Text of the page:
Figure. Seroprevalence of cowpoxvirus (CPXV) in bank voles in Poland, 2002–2010. A) By sex; B) by study site location and year of study; C) by study site location and vole age class...

The effect of study year on CPXV seroprevalence (by χ2/d.f.) was highly significant (χ22 31.2; p<0.001); seroprevalence was 2.7 times higher among bank voles sampled in 2010 (36.1% [95% CI 31.7%–40.7%]) than in 2002 (13.1% [7.4%–21.0%]). CPXV seroprevalence also varied markedly among voles from the 3 study sites (χ22 46.84; p<0.001); seroprevalence was highest among voles from Urwitałt (38.4% [95% CI 33.9%–43.1%]) and lower among voles from Tałty (23.0% [19.3%–27.2%]) and Pilchy (10.3% [95% CI 5.7%–17.4%]). CPXV seroprevalence was also significantly affected by the sex of the host (χ21 10.1; p = 0.001) and was 1.5 times higher for male than female voles (Figure, panel A). Seroprevalence increased with host age (χ22 12.73; p = 0.002) and was lowest among voles from age class 1 (immature) (16.0% [95% CI 10.0%–24.1%]) and higher among those from age class 2 (mostly young adults) (27.2% [95% CI 23.2%–31.5%]) and age class 3 (breeding older adults) (30.1% [95% CI 25.9%–34.6%]).

The differences in seroprevalence between sites were also confounded by interaction with study year (year × site × presence/absence of antibodies against CPXV; χ24 12.76; p = 0.012). Seroprevalence increased significantly at all 3 study sites from 2006 to 2010 and was highest in Urwitałt (0.83-fold). The largest seroprevalence increases from 2006 to 2010 were in Tałty (2.35-fold) and Pilchy (2.9-fold) (Figure, panel B).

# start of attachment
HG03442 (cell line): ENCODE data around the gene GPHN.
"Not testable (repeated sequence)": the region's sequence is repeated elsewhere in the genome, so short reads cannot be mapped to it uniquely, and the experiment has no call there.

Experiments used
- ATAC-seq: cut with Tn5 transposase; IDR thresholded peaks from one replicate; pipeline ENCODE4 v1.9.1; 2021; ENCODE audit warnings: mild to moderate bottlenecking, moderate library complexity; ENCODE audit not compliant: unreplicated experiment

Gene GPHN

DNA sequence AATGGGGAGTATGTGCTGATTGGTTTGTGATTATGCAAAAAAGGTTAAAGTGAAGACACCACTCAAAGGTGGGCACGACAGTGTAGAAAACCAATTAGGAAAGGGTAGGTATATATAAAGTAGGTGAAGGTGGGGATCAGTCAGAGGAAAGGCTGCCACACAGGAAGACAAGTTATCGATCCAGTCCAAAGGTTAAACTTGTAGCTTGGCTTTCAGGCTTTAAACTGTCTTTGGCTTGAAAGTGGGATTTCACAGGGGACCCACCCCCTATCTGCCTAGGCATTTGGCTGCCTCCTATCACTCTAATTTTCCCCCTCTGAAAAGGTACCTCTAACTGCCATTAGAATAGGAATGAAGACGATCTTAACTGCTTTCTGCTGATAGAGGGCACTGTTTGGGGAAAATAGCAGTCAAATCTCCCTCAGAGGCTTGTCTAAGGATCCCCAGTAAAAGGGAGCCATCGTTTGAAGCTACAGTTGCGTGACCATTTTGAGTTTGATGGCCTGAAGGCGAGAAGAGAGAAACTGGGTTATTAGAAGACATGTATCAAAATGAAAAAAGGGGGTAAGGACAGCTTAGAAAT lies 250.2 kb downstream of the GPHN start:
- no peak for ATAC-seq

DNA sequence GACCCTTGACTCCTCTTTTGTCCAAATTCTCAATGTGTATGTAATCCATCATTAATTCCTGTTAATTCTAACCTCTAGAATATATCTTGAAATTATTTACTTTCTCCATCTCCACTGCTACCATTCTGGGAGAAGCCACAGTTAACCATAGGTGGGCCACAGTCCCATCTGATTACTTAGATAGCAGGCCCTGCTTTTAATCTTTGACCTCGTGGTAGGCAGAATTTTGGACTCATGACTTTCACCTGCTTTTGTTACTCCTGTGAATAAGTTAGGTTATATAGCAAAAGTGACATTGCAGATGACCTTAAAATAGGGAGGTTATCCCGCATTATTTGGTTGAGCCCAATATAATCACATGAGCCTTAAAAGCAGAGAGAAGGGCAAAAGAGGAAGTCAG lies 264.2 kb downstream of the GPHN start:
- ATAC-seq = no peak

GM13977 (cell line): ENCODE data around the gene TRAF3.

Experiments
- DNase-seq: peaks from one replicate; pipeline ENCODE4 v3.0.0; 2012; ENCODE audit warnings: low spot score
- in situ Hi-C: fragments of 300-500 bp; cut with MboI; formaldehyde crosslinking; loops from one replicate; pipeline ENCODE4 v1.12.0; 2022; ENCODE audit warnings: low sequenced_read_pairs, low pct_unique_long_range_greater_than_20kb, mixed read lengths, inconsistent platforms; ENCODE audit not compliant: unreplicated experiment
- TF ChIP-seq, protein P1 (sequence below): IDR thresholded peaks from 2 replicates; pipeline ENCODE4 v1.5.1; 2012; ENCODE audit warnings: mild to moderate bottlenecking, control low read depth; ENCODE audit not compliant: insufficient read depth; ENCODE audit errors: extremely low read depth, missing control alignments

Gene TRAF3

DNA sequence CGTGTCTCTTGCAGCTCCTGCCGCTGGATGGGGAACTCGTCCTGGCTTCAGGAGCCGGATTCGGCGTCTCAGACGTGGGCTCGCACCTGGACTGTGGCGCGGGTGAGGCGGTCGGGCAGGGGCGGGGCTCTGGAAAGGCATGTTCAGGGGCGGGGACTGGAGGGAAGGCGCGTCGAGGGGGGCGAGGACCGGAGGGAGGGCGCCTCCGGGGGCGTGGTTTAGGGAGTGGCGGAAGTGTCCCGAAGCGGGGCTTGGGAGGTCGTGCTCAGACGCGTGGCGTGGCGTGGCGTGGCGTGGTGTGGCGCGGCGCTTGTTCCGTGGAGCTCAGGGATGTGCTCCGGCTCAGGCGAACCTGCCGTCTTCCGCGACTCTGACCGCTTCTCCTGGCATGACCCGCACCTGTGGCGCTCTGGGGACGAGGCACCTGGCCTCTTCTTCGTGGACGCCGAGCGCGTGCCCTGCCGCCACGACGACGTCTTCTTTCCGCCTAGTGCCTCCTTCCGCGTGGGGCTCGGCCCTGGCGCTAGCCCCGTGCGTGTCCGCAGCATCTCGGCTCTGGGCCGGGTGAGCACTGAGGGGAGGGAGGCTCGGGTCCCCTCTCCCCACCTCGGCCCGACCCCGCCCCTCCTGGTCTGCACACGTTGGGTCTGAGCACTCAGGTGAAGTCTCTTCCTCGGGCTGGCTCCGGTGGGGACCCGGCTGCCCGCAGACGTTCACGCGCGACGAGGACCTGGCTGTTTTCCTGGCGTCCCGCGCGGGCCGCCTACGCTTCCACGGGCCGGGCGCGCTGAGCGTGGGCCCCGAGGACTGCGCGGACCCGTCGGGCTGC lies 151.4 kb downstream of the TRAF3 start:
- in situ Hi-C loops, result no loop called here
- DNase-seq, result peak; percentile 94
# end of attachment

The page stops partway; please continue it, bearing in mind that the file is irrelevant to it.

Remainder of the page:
The pattern of age-related changes in seroprevalence also differed between study sites (site × age × presence/absence of antibodies against CPXV; χ24 = 17.45; p = 0.002) (Figure, panel C). In Urwitałt, the overall seroprevalence was highest among voles in age class 2 (44.5% [95% CI 37.5%–51.8%]), 1.57-fold lower among voles in age class 1, and 1.22-fold lower among voles in age class 3. In Tałty and Pilchy, seroprevalence was highest among voles from age class 3. In Tałty, seroprevalence was 1.8-fold higher among voles in age class 3 compared with voles in other age classes. In Pilchy, seroprevalence among voles in age class 3 was 10.8-fold higher than among voles in age class 2.

Our data show that CPXV was the dominant viral pathogen among bank voles in Poland during the study period, although PUUV and LCMV were also found. Our finding that the highest seroprevalence was among bank voles from Urwitałt complements our previous reports on other pathogens, reflects the importance of extrinsic effects on prevalence, and establishes that the sites from which host populations are sampled is the most influential factor affecting prevalence (4).

Our results provide additional information about the role of bank voles in Poland as infectious virus reservoirs. Although short-term cross-sectional studies are useful as a starting point (8), to obtain a comprehensive ecologic picture, long-term monitoring (several years and preferably a decade or longer) and a multisite approach are crucial. Identifying rodent species that can serve as reservoirs for zoonotic disease viruses and predicting regions where new outbreaks are most likely to happen are crucial steps for preventing and minimizing the extent of zoonotic disease among humans (9).

Dr. Grzybek is a parasitologist holding the position of assistant professor in the Department of Tropical Parasitology, Medical University of Gdansk, Poland. His research interests include epidemiology and ecology of macroparasites and microparasites in rodents, especially bank voles. He is also interested in host–parasite interactions and intrinsic and extrinsic factors that influence these relationships.

Top

Acknowledgments